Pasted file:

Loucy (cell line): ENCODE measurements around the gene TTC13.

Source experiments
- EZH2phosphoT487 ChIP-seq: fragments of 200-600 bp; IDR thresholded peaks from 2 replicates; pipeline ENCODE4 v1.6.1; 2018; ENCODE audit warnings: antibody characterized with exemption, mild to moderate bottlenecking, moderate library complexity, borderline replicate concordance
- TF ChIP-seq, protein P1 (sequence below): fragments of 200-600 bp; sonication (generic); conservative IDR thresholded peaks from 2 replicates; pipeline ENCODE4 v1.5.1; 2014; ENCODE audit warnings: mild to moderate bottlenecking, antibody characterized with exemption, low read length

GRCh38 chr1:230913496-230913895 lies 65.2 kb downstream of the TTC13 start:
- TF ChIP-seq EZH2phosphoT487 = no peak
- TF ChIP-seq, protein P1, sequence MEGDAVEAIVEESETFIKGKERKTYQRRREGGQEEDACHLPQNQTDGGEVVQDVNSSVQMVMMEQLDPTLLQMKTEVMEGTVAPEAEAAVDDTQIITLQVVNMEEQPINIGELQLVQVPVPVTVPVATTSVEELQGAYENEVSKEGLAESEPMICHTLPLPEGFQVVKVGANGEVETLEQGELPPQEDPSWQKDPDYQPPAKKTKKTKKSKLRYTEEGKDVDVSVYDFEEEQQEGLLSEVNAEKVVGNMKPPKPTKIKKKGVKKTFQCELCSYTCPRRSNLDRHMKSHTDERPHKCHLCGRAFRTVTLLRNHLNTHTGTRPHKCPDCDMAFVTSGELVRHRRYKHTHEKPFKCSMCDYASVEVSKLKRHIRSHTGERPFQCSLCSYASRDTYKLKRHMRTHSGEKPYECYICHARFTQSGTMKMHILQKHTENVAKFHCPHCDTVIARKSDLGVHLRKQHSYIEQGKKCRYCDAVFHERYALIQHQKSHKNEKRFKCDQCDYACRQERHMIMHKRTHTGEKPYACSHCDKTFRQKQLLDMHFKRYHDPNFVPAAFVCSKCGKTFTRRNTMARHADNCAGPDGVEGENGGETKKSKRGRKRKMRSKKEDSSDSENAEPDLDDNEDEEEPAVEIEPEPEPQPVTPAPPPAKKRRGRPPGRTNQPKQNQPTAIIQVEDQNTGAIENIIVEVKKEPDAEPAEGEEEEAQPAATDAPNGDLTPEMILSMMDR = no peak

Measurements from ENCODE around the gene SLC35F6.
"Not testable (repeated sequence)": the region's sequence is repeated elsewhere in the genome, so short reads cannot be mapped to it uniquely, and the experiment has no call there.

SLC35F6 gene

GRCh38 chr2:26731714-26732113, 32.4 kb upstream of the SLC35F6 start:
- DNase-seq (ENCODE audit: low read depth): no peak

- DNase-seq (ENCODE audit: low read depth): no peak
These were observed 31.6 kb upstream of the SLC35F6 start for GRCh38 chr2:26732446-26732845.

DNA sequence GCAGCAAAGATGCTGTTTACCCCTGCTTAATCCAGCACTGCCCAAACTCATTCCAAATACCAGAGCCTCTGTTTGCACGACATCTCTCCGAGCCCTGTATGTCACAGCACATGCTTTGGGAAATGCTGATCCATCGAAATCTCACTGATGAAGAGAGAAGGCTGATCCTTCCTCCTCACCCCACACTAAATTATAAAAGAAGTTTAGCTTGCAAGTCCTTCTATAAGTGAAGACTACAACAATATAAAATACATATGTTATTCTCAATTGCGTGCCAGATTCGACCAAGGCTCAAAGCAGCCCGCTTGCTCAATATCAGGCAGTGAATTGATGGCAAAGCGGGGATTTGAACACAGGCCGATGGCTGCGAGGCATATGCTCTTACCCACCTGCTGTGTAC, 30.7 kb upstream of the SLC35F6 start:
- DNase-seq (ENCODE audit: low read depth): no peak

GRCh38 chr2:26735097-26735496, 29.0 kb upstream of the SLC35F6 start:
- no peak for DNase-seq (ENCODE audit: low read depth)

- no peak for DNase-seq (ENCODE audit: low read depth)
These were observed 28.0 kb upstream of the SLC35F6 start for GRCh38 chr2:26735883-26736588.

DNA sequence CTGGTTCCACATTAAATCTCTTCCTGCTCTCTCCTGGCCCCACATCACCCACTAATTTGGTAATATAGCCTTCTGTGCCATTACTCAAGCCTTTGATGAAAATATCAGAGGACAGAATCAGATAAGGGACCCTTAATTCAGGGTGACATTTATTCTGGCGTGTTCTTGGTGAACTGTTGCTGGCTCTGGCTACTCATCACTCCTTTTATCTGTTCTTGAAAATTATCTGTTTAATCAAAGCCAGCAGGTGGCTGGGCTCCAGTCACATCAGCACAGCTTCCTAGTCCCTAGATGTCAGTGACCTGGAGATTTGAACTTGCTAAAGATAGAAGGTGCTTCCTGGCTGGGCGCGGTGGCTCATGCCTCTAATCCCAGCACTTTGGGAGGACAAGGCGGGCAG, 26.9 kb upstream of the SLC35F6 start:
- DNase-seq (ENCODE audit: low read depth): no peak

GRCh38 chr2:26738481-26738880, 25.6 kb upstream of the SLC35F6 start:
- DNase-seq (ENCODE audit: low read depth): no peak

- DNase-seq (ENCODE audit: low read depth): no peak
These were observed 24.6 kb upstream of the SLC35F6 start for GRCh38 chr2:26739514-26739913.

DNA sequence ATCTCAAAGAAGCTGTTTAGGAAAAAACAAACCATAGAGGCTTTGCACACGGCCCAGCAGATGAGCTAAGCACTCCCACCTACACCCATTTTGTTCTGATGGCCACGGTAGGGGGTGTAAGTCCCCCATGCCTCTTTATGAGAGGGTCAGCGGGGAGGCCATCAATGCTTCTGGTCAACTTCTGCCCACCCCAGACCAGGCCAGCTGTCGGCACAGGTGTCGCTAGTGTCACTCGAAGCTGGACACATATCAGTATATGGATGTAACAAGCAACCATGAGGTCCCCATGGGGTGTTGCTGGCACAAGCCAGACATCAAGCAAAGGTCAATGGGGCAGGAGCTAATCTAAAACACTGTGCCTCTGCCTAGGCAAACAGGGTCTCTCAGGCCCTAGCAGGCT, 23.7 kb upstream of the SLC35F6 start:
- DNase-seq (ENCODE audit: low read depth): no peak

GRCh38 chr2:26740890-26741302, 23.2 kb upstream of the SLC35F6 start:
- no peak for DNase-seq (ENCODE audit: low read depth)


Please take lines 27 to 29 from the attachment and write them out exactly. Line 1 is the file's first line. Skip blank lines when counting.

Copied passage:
DNA sequence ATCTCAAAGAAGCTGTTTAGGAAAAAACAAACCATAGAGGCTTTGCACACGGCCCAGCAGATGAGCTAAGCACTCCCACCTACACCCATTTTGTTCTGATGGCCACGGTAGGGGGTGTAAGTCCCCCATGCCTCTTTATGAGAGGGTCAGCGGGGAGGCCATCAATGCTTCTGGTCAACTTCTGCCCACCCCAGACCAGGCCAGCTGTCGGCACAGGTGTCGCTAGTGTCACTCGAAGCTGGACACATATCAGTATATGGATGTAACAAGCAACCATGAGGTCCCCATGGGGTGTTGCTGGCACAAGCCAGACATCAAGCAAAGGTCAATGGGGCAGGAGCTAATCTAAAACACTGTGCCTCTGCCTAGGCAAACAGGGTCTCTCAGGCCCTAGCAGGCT, 23.7 kb upstream of the SLC35F6 start:
- DNase-seq (ENCODE audit: low read depth): no peak

GRCh38 chr2:26740890-26741302, 23.2 kb upstream of the SLC35F6 start: